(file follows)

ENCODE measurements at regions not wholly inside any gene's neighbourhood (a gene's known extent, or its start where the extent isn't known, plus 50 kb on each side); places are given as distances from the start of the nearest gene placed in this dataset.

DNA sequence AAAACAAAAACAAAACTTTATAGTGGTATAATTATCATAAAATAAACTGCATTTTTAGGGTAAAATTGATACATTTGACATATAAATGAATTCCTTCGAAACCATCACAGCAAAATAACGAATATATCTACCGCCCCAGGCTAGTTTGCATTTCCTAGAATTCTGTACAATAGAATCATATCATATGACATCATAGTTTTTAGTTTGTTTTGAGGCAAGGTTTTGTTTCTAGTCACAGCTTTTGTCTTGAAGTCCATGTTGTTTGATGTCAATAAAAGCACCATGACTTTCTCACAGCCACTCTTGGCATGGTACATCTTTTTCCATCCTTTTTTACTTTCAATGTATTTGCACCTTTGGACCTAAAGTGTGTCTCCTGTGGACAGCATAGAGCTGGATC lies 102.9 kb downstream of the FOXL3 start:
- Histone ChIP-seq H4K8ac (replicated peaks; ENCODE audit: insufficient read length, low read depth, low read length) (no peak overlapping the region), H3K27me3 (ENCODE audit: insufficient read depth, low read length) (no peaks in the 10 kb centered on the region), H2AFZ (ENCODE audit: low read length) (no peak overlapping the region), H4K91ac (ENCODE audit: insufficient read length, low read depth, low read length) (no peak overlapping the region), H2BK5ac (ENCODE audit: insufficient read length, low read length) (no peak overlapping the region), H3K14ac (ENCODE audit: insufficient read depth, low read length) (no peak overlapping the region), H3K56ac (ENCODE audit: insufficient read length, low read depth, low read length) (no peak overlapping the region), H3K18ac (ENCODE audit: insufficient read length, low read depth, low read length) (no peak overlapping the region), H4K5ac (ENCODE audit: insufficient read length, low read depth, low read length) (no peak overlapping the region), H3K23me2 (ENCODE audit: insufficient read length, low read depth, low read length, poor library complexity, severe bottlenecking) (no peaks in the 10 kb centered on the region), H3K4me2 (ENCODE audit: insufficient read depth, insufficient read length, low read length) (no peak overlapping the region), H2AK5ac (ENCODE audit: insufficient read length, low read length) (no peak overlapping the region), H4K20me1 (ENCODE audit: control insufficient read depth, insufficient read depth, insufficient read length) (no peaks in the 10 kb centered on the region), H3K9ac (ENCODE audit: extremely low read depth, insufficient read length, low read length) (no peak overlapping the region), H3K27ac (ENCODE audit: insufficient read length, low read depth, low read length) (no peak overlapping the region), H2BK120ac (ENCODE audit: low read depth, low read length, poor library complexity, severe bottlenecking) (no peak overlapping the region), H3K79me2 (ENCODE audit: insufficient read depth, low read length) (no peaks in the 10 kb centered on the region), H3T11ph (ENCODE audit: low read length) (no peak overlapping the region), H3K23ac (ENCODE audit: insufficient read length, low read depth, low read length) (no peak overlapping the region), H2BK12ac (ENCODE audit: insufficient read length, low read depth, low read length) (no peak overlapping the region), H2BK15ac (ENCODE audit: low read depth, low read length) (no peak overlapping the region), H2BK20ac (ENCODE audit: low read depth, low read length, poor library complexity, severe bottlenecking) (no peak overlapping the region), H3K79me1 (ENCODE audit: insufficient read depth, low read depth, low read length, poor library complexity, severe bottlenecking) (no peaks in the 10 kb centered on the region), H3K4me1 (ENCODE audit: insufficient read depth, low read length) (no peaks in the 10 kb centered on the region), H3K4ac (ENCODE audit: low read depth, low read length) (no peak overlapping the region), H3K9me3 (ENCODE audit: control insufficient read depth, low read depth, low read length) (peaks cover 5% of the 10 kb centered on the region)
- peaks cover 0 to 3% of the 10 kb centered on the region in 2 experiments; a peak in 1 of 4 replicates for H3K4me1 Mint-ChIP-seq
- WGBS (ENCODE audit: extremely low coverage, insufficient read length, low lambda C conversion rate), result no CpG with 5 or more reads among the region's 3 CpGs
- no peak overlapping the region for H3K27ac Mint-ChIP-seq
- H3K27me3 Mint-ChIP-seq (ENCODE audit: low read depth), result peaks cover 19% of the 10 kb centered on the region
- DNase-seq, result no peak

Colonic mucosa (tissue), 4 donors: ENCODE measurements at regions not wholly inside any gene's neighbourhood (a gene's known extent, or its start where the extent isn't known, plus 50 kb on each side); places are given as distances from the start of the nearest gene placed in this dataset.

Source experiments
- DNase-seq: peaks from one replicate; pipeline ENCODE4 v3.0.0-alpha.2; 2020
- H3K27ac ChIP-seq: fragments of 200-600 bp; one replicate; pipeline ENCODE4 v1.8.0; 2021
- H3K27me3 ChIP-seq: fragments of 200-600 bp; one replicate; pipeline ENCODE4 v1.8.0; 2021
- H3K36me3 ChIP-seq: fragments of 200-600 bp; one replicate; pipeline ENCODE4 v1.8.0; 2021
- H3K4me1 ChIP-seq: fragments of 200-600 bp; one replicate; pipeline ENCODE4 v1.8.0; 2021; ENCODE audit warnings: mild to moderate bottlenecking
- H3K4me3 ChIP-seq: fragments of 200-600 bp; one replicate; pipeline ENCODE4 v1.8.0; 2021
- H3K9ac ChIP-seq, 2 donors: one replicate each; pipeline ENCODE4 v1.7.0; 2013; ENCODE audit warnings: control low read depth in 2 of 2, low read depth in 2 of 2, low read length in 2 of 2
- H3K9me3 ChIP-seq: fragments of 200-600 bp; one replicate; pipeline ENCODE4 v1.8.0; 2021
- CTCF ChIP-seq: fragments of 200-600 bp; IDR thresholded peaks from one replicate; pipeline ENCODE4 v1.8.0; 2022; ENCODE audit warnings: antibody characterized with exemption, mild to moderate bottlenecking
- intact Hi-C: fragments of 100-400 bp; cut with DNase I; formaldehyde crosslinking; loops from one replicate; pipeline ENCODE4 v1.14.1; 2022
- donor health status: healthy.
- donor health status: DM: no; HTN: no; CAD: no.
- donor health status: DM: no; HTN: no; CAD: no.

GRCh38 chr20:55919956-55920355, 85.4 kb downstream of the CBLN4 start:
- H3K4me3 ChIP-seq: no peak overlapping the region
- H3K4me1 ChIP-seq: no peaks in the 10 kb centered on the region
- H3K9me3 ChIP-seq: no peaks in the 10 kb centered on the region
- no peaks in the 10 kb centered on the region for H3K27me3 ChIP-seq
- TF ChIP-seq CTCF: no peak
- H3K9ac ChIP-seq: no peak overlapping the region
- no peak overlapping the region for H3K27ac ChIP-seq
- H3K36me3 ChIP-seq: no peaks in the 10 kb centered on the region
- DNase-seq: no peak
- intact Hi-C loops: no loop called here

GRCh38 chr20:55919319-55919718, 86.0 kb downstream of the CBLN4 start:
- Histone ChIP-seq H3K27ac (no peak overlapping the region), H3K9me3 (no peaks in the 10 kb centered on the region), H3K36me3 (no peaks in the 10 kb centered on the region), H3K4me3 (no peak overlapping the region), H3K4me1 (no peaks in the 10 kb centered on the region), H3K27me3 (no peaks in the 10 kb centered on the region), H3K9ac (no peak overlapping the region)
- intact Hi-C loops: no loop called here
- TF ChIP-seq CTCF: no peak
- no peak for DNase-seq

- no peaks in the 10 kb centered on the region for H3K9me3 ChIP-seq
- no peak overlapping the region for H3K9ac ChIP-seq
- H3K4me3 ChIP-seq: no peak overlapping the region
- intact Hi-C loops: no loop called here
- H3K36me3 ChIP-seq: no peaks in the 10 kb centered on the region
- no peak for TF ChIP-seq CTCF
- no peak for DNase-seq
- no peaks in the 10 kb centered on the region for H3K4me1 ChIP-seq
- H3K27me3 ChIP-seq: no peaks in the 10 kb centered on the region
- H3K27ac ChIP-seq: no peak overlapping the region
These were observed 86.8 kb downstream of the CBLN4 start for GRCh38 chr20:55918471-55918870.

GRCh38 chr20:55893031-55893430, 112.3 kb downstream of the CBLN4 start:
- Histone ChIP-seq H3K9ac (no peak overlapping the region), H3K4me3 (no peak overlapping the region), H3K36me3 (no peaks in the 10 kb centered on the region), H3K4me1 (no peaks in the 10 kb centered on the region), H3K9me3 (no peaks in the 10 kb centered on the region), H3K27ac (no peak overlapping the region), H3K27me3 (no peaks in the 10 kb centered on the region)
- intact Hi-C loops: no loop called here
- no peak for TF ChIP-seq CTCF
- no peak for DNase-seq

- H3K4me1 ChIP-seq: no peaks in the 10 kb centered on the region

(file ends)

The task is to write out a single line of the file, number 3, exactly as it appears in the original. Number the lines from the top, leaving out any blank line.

- Histone ChIP-seq H4K8ac (replicated peaks; ENCODE audit: insufficient read length, low read depth, low read length) (no peak overlapping the region), H3K27me3 (ENCODE audit: insufficient read depth, low read length) (no peaks in the 10 kb centered on the region), H2AFZ (ENCODE audit: low read length) (no peak overlapping the region), H4K91ac (ENCODE audit: insufficient read length, low read depth, low read length) (no peak overlapping the region), H2BK5ac (ENCODE audit: insufficient read length, low read length) (no peak overlapping the region), H3K14ac (ENCODE audit: insufficient read depth, low read length) (no peak overlapping the region), H3K56ac (ENCODE audit: insufficient read length, low read depth, low read length) (no peak overlapping the region), H3K18ac (ENCODE audit: insufficient read length, low read depth, low read length) (no peak overlapping the region), H4K5ac (ENCODE audit: insufficient read length, low read depth, low read length) (no peak overlapping the region), H3K23me2 (ENCODE audit: insufficient read length, low read depth, low read length, poor library complexity, severe bottlenecking) (no peaks in the 10 kb centered on the region), H3K4me2 (ENCODE audit: insufficient read depth, insufficient read length, low read length) (no peak overlapping the region), H2AK5ac (ENCODE audit: insufficient read length, low read length) (no peak overlapping the region), H4K20me1 (ENCODE audit: control insufficient read depth, insufficient read depth, insufficient read length) (no peaks in the 10 kb centered on the region), H3K9ac (ENCODE audit: extremely low read depth, insufficient read length, low read length) (no peak overlapping the region), H3K27ac (ENCODE audit: insufficient read length, low read depth, low read length) (no peak overlapping the region), H2BK120ac (ENCODE audit: low read depth, low read length, poor library complexity, severe bottlenecking) (no peak overlapping the region), H3K79me2 (ENCODE audit: insufficient read depth, low read length) (no peaks in the 10 kb centered on the region), H3T11ph (ENCODE audit: low read length) (no peak overlapping the region), H3K23ac (ENCODE audit: insufficient read length, low read depth, low read length) (no peak overlapping the region), H2BK12ac (ENCODE audit: insufficient read length, low read depth, low read length) (no peak overlapping the region), H2BK15ac (ENCODE audit: low read depth, low read length) (no peak overlapping the region), H2BK20ac (ENCODE audit: low read depth, low read length, poor library complexity, severe bottlenecking) (no peak overlapping the region), H3K79me1 (ENCODE audit: insufficient read depth, low read depth, low read length, poor library complexity, severe bottlenecking) (no peaks in the 10 kb centered on the region), H3K4me1 (ENCODE audit: insufficient read depth, low read length) (no peaks in the 10 kb centered on the region), H3K4ac (ENCODE audit: low read depth, low read length) (no peak overlapping the region), H3K9me3 (ENCODE audit: control insufficient read depth, low read depth, low read length) (peaks cover 5% of the 10 kb centered on the region)